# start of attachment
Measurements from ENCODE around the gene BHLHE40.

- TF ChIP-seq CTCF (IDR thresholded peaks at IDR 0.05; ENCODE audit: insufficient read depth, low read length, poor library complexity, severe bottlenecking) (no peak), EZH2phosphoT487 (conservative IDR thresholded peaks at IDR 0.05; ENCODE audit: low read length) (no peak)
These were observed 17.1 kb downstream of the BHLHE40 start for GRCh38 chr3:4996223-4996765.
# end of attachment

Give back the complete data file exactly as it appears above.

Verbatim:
Measurements from ENCODE around the gene BHLHE40.

- TF ChIP-seq CTCF (IDR thresholded peaks at IDR 0.05; ENCODE audit: insufficient read depth, low read length, poor library complexity, severe bottlenecking) (no peak), EZH2phosphoT487 (conservative IDR thresholded peaks at IDR 0.05; ENCODE audit: low read length) (no peak)
These were observed 17.1 kb downstream of the BHLHE40 start for GRCh38 chr3:4996223-4996765.